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Stacey Heller

Recent Posts

Additional Insights into the Use of Force Majeure for COVID-19

Additional Insights into the Use of Force Majeure for COVID-19

April 13, 2021 at 10:50 AM - commercial contracts,

A year into the COVID-19 pandemic, some businesses are still incurring losses due to COVID-related closures and other restrictions. As we shared last April, the possibility of mitigating those losses by relying on a force majeure provision depends on a variety of different factors, including which state law governs your contract, the exact wording of the force majeure clause contained within it, and other facts and circumstances, such as the subject matter of the agreement and/or the foreseeability of the pandemic at the time you entered into the contract.

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5 Issues a Buyer/Licensee Should Consider Before Renewing Vendor Agreements/Licenses

5 Issues a Buyer/Licensee Should Consider Before Renewing Vendor Agreements/Licenses

April 7, 2021 at 11:32 AM - commercial contracts,

A common or “boilerplate” provision in commercial contracts is the renewal clause. Typically included in the Term section, this clause dictates if and how the agreement will renew after the initial term ends. When entering an agreement, your position on the renewal provision will likely depend on your role in the relationship (e.g., as either buyer or seller of products/services).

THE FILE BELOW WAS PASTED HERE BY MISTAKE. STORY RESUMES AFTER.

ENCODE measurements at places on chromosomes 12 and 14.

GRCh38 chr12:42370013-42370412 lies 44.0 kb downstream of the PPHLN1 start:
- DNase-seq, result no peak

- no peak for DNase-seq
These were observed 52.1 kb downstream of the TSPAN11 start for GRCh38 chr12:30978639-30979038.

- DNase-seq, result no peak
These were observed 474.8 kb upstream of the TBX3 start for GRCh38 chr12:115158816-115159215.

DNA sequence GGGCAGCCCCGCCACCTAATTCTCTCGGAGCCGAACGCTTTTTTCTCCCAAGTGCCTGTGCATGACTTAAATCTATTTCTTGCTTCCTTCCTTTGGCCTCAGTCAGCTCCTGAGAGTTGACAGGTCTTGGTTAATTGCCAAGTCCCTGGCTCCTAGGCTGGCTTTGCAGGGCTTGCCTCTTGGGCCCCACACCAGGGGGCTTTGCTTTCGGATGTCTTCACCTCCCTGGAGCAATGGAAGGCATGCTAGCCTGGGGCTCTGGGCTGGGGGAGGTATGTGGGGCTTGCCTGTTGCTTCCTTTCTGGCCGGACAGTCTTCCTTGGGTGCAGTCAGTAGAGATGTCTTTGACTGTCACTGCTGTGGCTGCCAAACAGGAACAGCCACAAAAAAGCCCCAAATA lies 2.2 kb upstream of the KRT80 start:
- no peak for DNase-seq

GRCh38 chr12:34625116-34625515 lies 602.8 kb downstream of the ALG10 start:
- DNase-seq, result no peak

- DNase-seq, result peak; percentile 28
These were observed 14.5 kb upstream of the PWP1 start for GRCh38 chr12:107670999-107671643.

In some agreements, renewal is automatic if neither party opts out in writing. Although automatic renewal terms may be convenient, particularly when your business depends on the seller’s product or license, they may also be costly unless there is a termination for convenience right with a short notice period.

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Seven Issues to Look for in Non-Solicitation Clauses

Seven Issues to Look for in Non-Solicitation Clauses

May 8, 2020 at 12:48 PM - commercial contracts,

A non-solicitation clause is a provision in a contract generally prohibiting the hiring (or attempting to hire) of one of the other party’s employees or contractors. It can be thought of as an “anti-poaching” provision. Often, vendors will add such a provision to keep its customers or clients from poaching the vendor’s employees in an attempt to avoid using the vendor by bringing the vendor’s expertise in house. When this happens, the vendor loses not only a key employee, but also, in many case, a client.

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The Coronavirus and Force Majeure

The Coronavirus and Force Majeure

April 22, 2020 at 3:33 PM - commercial contracts,

The coronavirus has toppled business as we know it, and many companies are attempting to right themselves by scaling back, including seeking to be excused from contractual obligations pursuant to a “force majeure” provision in their agreements. Force majeure is one of a handful of standard “boilerplate” contract terms that is often skimmed over (at best) or overlooked by the parties, given its relative unimportance as compared to more substantive provisions. However, when faced with unexpected and/or uncontrollable circumstances, a precisely worded force majeure clause can sometimes offer a lifeline that will excuse one party’s performance obligations.

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